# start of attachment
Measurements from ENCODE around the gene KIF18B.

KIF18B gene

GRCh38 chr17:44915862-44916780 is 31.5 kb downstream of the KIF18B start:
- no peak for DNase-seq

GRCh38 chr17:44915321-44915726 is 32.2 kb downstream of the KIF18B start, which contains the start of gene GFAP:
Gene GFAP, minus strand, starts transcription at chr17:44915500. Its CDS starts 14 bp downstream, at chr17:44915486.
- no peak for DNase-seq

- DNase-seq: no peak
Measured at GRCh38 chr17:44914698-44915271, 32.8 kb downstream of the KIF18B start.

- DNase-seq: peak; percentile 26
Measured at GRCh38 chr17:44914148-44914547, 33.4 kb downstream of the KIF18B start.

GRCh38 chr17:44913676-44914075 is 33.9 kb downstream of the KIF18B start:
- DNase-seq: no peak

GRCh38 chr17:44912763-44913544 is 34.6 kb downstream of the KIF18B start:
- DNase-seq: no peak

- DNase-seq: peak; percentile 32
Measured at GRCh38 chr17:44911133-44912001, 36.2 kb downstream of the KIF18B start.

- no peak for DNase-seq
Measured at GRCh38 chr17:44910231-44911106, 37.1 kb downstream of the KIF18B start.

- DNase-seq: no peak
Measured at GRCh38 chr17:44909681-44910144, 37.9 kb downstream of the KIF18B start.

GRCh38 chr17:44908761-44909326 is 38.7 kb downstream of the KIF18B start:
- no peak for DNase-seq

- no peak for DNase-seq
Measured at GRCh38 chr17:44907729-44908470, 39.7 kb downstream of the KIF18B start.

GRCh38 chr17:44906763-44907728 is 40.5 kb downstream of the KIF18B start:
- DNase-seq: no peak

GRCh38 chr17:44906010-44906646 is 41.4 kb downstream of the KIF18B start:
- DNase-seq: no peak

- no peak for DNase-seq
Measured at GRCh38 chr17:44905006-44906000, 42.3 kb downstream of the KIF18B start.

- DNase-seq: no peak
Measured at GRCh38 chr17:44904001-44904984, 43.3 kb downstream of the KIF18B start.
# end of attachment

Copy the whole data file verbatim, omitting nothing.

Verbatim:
Measurements from ENCODE around the gene KIF18B.

KIF18B gene

GRCh38 chr17:44915862-44916780 is 31.5 kb downstream of the KIF18B start:
- no peak for DNase-seq

GRCh38 chr17:44915321-44915726 is 32.2 kb downstream of the KIF18B start, which contains the start of gene GFAP:
Gene GFAP, minus strand, starts transcription at chr17:44915500. Its CDS starts 14 bp downstream, at chr17:44915486.
- no peak for DNase-seq

- DNase-seq: no peak
Measured at GRCh38 chr17:44914698-44915271, 32.8 kb downstream of the KIF18B start.

- DNase-seq: peak; percentile 26
Measured at GRCh38 chr17:44914148-44914547, 33.4 kb downstream of the KIF18B start.

GRCh38 chr17:44913676-44914075 is 33.9 kb downstream of the KIF18B start:
- DNase-seq: no peak

GRCh38 chr17:44912763-44913544 is 34.6 kb downstream of the KIF18B start:
- DNase-seq: no peak

- DNase-seq: peak; percentile 32
Measured at GRCh38 chr17:44911133-44912001, 36.2 kb downstream of the KIF18B start.

- no peak for DNase-seq
Measured at GRCh38 chr17:44910231-44911106, 37.1 kb downstream of the KIF18B start.

- DNase-seq: no peak
Measured at GRCh38 chr17:44909681-44910144, 37.9 kb downstream of the KIF18B start.

GRCh38 chr17:44908761-44909326 is 38.7 kb downstream of the KIF18B start:
- no peak for DNase-seq

- no peak for DNase-seq
Measured at GRCh38 chr17:44907729-44908470, 39.7 kb downstream of the KIF18B start.

GRCh38 chr17:44906763-44907728 is 40.5 kb downstream of the KIF18B start:
- DNase-seq: no peak

GRCh38 chr17:44906010-44906646 is 41.4 kb downstream of the KIF18B start:
- DNase-seq: no peak

- no peak for DNase-seq
Measured at GRCh38 chr17:44905006-44906000, 42.3 kb downstream of the KIF18B start.

- DNase-seq: no peak
Measured at GRCh38 chr17:44904001-44904984, 43.3 kb downstream of the KIF18B start.